Almost half of cancers diagnosed in the US are those associated with overweight, obesity

By Liz Meszaros, MDLinx
Published October 10, 2017

Key Takeaways

An increased risk of 13 types of cancer are associated with overweight and obesity, and account for nearly 40% of all cancers diagnosed in the United States in 2014, according to a recent report from the Centers for Disease Control and Prevention (CDC).

In 2014, roughly 630,000 individuals in the United States were diagnosed with one of the cancers associated with overweight and obesity. Of these, 2 out of 3 occurred in adults aged 50 to 74 years old.

According to the International Agency for Research on Cancer (IARC), the 13 cancers associated with overweight and obesity include the following:

  • meningioma,
  • multiple myeloma,
  • adenocarcinoma of the esophagus,
  • thyroid cancer,
  • postmeopausal breast cancer,
  • gallbladder cancer,
  • stomach cancer,
  • liver cancer,
  • pancreatic cancer,
  • kidney cancer,
  • ovarian cancer,
  • uterine cancer, and
  • colorectal cancer.

Between 2005 and 2014, the rates of obesity-related cancers, with the exception of colorectal cancer, increased by 7%, compared to the rate of non-obesity related cancers, which declined. Screening for colorectal cancer has improved detection of abnormal growth in the colon and rectum before cancer develops.

“A majority of American adults weigh more than recommended – and being overweight or obese puts people at higher risk for a number of cancers – so these findings are a cause for concern,” said CDC Director Brenda Fitzgerald, MD. “By getting to and keeping a healthy weight, we all can play a role in cancer prevention.”

For the Vital Signs report, researchers from the CDC and the National Cancer Institute (NCI) used data from the United States Cancer Statistics report to analyze the incidence of cancer in 2014, as well as reviewed data from 2005 to 2014 to assess any trends for those cancers associated with overweight and obesity.

They found that 55% of all cancers diagnosed in women and 24% of those diagnosed in men are associated with overweight and obesity. In addition, non-Hispanic blacks and non-Hispanic whites had a higher incidence of these cancers compared with other racial and ethnic groups.  Black males and American Indian/Alaska Native males also had higher incidence rates compared with white males.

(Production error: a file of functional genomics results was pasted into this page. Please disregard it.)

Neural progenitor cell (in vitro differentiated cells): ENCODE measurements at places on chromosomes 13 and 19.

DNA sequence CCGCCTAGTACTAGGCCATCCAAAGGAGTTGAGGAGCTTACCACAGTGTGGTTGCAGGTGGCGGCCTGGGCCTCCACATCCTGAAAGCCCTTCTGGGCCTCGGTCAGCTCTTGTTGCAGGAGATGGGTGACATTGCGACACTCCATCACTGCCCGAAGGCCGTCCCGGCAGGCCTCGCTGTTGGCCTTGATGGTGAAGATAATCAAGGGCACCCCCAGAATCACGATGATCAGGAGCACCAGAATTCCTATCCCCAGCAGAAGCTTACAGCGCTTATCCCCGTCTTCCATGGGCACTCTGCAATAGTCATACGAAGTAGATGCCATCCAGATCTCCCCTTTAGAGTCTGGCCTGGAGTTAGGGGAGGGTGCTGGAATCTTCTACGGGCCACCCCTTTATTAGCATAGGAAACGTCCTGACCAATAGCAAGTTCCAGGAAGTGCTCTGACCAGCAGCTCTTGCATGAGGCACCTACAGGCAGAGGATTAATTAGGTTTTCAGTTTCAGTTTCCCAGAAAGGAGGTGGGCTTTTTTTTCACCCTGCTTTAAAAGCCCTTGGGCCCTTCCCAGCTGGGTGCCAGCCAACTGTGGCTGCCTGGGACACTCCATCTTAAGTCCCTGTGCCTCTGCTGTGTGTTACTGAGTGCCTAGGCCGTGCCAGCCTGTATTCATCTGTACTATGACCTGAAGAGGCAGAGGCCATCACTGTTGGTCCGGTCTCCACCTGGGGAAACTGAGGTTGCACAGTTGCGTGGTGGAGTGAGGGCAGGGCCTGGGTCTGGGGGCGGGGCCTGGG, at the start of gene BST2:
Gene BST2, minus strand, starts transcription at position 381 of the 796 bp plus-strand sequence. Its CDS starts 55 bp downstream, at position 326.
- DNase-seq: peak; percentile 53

Between 2005 and 2014, the incidence of cancers associated with overweight and obesity increased by 7%, while colorectal cancers decreased by 23%. All cancers not associated with overweight and obesity, meanwhile, decreased by 13%.

Finally, researchers found that cancers associated with overweight and obesity, but not colorectal cancer, increased in adults aged less than 75 years.

“As an oncologist, when people ask me if there’s a cure for cancer, I say, ‘Yes, good health is the best prescription for preventing chronic diseases, including cancer,’” said Lisa C. Richardson, MD, MPH, director of CDC’s Division of Cancer Prevention and Control. “What that means to health care providers like me is helping people to have the information they need to make healthy choices where they live, work, learn, and play.”

Health care providers can take steps to help patients do this, including the following:

  • Regularly measuring patients weight, height, and BMI.
  • Counseling patients on maintaining a healthy weight and how it plays a role in cancer prevention.
  • Referring obese patient to intensive programs to help them manage their weight.
  • Connecting patients and their families with community services that will give them better access to healthy foods and ways to be active.

To read the entire Vital Signs report, visit:

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